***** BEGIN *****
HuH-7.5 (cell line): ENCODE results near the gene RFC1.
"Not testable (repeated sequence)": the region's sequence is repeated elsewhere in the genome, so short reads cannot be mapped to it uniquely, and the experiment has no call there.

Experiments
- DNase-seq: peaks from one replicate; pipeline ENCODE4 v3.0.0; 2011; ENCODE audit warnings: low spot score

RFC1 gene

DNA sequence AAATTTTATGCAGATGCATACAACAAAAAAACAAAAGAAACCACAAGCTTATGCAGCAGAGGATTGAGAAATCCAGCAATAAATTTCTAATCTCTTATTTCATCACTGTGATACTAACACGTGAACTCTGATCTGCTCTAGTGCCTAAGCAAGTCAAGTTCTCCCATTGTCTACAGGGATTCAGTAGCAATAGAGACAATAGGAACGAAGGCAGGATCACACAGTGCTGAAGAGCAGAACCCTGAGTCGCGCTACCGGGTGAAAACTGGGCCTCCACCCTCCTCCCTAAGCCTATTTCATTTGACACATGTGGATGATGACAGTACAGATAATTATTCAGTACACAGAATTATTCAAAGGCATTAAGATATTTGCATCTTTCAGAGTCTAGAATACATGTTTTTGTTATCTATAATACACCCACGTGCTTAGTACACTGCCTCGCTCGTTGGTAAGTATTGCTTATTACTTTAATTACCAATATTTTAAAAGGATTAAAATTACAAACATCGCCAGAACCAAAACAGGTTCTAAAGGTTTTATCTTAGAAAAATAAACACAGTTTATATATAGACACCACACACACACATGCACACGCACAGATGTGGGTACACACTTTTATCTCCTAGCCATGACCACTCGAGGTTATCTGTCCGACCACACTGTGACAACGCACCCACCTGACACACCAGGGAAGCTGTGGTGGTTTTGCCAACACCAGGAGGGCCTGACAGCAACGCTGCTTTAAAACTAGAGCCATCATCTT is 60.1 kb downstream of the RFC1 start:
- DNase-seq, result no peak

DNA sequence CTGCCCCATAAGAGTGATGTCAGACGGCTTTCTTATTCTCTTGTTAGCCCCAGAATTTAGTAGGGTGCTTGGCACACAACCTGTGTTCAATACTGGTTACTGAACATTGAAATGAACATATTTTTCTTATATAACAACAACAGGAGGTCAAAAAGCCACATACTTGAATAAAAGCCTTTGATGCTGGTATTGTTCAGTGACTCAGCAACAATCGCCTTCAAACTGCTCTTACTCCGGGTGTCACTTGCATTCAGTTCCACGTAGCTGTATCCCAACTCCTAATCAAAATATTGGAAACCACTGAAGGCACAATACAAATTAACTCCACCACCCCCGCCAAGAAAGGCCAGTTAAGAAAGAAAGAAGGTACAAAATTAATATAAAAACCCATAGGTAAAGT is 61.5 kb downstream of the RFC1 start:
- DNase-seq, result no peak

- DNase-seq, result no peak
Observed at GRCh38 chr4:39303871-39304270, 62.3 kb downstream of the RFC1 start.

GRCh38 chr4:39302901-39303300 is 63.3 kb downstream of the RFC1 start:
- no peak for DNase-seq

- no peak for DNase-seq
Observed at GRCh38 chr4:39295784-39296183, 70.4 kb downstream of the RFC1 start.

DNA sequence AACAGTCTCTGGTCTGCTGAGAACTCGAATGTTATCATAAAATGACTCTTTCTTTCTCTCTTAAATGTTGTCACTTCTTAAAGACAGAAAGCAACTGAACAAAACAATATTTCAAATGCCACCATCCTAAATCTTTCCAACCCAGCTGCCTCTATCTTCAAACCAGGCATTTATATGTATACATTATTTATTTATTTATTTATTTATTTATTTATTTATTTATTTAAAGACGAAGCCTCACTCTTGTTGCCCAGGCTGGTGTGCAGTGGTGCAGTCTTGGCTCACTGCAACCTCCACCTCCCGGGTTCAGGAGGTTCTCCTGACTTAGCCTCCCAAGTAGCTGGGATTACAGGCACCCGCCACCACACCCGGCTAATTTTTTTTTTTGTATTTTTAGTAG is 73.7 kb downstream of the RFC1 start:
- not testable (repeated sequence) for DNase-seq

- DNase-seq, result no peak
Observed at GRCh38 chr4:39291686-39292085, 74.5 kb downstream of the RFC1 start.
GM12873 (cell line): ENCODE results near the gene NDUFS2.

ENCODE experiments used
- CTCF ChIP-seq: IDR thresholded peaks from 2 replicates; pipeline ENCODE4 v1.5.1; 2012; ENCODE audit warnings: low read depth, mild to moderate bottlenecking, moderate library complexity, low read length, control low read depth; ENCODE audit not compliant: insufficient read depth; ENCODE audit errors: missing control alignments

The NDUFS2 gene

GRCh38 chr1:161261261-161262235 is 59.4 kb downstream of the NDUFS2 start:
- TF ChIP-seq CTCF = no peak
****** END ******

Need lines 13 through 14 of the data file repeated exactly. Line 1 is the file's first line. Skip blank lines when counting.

- no peak for DNase-seq

- no peak for DNase-seq